Tuesday, March 21, 2023

Oscar Film Journal: Cries and Whispers (1972)

Time for a weird entry in the Oscar Film Journal....

Today I'll be attempting to dissect Ingmar Bergman's Oscar-nominated period drama Cries and Whispers, released in 1972 but oddly recognized by the Academy as a 1973 film.  What are they, the Grammys??

Anyway, Cries and Whispers centers around three 19th century sisters and their housekeeper.  The eldest(?) Agnes is dying of late-stage cancer and is in crippling pain almost constantly.  Her two sisters Maria and Karin take turns watching over her, along with Anna the housemaid.  Interspersed with this main story thread are Maria and Karin's flashbacks to traumatic episodes involving their respective husbands.  Maria cheated on hers with Agnes's doctor, causing her husband Joakim to attempt suicide by stabbing himself.  Karin is repulsed by her husband and engages in self-mutilation to dissuade him from wanting her sexually.  Both sisters have very strong neuroses in dealing with others - Karin can't bear physical contact of any kind, while Maria seems to interact with everyone erotically, indifferent to the consequences of her actions.  Anna, the most religious of the group, lost her young daughter years earlier and is the most genuinely affectionate toward Agnes in her time of need, cradling her dying friend against her naked skin (Could they have been lovers?  The film doesn't say for sure.).  All four of these women are scarred by trauma of one kind or another, and the film focuses very closely on their various forms of suffering.
It's a difficult movie to review, a classic case of "It's not WHAT the film is about but HOW it is about it," as Roger Ebert would say.  Cries and Whispers is unrelentingly claustrophobic, taking place almost entirely in a few rooms of the sisters' childhood manor, all of which are bathed in red from floor to ceiling.  Intense closeups are used copiously, with unbroken shots lasting uncomfortably long and forcing us to share in the characters' pain.  Flashback transitions take the form of a particular character in closeup over the sounds of people whispering, and fading to red.  This is a film steeped in human anguish, unsettling to watch and tricky to unpack.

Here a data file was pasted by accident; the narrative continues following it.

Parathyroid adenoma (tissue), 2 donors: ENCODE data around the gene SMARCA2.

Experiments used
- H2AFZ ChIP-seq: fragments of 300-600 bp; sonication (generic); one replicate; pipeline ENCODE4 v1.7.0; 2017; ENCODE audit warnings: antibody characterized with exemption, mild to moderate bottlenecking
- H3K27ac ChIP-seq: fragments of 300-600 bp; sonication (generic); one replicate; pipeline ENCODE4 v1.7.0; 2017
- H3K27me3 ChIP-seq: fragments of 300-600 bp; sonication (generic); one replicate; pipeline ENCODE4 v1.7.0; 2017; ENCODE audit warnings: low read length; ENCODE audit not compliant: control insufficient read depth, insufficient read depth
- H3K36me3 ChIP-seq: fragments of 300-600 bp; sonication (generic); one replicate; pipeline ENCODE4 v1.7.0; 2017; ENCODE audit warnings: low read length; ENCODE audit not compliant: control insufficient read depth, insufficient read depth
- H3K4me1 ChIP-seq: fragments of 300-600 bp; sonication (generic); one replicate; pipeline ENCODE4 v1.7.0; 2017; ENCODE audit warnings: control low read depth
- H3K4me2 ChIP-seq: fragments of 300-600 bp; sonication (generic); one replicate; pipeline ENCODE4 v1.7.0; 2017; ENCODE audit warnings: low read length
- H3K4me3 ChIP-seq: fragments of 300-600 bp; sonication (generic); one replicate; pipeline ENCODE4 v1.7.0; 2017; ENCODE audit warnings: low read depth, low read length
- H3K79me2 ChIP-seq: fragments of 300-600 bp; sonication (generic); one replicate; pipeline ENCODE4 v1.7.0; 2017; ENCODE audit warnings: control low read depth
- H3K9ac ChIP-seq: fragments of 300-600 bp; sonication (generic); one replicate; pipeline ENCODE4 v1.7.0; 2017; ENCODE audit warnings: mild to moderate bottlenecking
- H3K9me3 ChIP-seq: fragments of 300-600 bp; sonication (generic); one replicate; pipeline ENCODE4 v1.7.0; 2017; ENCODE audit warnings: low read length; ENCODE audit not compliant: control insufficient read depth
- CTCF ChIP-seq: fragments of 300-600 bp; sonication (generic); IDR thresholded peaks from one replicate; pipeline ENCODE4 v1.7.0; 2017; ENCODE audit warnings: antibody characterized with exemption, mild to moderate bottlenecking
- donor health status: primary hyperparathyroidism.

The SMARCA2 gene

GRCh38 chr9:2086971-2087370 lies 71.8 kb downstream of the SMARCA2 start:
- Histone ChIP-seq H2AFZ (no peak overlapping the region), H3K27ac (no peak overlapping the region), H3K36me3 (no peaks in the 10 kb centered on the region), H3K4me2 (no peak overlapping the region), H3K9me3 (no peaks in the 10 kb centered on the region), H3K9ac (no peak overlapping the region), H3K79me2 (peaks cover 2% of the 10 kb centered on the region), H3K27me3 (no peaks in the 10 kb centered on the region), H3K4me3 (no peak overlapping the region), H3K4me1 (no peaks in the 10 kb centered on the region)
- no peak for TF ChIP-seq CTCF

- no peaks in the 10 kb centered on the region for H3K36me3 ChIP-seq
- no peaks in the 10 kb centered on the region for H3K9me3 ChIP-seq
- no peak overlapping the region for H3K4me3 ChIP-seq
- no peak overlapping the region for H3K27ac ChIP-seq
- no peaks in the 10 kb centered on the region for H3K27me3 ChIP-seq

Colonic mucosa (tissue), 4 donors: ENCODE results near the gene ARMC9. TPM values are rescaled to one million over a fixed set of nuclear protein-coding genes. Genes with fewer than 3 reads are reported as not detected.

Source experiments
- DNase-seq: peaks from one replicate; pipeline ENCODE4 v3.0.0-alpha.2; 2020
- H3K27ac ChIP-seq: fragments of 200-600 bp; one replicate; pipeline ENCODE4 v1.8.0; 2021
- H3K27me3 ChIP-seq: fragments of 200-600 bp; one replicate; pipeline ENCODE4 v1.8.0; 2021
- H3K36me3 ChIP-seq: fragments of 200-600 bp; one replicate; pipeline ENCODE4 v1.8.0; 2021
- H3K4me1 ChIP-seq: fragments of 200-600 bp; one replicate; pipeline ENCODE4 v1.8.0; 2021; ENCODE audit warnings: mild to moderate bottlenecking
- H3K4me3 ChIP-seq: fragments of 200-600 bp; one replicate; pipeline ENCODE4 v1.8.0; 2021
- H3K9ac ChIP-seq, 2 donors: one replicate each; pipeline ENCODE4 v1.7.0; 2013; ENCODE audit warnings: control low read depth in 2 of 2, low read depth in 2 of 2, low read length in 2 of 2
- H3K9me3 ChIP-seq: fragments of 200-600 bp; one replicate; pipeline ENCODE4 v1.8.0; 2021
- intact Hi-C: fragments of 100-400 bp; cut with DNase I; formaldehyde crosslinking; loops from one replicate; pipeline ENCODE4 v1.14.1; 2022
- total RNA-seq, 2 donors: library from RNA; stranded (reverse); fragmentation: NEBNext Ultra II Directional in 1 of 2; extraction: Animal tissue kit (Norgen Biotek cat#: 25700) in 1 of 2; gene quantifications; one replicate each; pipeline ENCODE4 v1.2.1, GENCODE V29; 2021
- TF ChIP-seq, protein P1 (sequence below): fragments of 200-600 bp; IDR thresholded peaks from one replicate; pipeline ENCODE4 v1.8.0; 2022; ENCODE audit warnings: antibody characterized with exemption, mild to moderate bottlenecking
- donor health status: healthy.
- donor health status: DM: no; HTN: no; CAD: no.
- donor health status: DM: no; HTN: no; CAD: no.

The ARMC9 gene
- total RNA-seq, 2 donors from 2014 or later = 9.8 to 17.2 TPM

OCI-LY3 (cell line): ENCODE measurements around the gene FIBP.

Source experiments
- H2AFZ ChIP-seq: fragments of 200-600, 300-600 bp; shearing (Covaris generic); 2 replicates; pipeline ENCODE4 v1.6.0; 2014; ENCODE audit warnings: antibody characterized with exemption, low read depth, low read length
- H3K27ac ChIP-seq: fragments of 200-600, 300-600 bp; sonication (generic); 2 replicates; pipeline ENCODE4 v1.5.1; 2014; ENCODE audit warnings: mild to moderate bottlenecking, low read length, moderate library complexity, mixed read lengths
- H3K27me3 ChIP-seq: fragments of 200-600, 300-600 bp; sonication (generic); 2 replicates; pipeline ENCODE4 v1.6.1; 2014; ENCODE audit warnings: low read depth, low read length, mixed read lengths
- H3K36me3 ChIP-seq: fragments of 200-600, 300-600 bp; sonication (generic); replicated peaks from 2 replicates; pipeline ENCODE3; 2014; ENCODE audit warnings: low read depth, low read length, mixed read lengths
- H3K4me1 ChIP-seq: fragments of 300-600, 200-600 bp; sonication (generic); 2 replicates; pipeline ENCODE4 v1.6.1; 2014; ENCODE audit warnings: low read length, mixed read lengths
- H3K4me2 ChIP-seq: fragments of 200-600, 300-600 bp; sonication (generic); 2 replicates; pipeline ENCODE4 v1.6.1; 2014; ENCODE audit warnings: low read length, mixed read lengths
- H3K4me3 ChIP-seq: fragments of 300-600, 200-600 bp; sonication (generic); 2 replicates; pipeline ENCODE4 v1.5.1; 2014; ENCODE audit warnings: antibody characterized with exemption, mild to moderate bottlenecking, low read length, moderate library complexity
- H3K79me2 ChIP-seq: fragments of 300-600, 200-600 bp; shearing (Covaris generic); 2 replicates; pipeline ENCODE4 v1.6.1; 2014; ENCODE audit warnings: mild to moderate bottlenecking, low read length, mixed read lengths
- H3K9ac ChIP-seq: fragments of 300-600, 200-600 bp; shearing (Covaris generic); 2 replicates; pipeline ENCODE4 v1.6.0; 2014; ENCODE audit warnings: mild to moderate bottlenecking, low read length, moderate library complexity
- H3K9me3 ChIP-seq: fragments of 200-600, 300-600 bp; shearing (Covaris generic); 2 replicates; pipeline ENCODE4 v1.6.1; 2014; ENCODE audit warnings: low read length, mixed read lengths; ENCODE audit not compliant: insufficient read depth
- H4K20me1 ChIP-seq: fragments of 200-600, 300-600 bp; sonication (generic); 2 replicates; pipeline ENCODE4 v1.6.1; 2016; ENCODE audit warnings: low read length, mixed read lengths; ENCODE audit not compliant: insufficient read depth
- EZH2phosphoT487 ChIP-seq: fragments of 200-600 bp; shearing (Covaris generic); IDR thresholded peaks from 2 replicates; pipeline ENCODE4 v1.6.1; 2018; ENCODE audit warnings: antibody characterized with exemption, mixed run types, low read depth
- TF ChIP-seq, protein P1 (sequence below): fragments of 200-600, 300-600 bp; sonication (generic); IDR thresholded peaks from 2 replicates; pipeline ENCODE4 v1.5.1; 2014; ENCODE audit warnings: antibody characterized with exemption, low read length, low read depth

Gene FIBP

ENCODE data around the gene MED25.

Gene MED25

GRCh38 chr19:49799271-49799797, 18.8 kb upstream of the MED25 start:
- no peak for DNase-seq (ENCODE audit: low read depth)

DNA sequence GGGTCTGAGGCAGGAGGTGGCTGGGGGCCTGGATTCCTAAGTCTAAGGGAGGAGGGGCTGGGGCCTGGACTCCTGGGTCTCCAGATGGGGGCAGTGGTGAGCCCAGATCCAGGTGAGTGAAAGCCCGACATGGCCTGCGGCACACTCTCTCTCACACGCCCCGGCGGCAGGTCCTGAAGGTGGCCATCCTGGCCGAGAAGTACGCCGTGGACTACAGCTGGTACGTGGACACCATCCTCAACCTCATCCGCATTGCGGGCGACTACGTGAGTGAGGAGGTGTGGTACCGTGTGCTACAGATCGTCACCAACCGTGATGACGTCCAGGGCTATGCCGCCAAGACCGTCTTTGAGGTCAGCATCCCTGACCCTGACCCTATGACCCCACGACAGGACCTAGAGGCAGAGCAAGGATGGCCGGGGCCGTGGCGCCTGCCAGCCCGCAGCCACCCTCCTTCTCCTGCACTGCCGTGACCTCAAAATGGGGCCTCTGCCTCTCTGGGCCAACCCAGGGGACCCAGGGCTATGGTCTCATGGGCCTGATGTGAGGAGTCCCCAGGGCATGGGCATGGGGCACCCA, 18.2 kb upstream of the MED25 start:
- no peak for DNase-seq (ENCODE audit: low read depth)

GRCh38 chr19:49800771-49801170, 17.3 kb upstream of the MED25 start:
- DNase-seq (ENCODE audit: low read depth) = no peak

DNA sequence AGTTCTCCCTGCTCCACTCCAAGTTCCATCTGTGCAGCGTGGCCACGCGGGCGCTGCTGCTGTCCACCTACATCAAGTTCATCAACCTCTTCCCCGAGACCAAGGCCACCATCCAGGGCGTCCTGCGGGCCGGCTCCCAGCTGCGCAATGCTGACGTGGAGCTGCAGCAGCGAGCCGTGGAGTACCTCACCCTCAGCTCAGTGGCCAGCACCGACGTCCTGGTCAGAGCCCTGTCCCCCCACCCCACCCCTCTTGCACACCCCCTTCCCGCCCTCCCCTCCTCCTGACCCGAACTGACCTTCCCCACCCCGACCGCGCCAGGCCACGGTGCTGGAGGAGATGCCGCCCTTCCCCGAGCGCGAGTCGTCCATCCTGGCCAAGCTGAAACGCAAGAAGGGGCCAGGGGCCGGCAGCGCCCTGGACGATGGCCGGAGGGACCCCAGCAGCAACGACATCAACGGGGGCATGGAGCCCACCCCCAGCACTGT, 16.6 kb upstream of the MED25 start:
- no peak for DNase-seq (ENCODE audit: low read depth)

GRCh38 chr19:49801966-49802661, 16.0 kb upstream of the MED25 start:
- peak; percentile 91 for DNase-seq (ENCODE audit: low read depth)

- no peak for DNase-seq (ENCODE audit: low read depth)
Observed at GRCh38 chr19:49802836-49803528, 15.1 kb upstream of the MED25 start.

The performances by the four women are all naturalistic and true.  Ingrid Thulin is cold and distant as Karin, burying her emotions to mask her deep unhappiness.  Liv Ullmann as Maria is self-indulgent and aloof, seeking instant gratification at all costs.  Kari Sylwan as Anna is the most sympathetic character, the only one who truly seems able to comfort Agnes, despite carrying around her own sorrow and being openly unappreciated by those she serves.  And Harriet Andersson gives perhaps the strongest performance as Agnes, hoping to achieve some kind of final peace with her sisters while battling near-constant debilitating distress.  Her episodes of writhing agony have been compared to the passion of Jesus.

Cries and Whispers was a critical and commercial success and became only the fourth foreign language film to earn a Best Picture nod, ultimately taking home the trophy for Best Cinematography.  I wasn't sure what exactly to make of it when it was over, as it's much more an exercise in style and mood as opposed to a tangible narrative.  From a pure filmmaking standpoint it is quite effective on that level; it sets out to make us share in the characters' pain by showing it up close, relentlessly, and within an oppressively confined space.  I can't see myself giving it a rewatch very often but it's certainly a provocative, moody piece of art.

I give Cries and Whispers *** out of ****.

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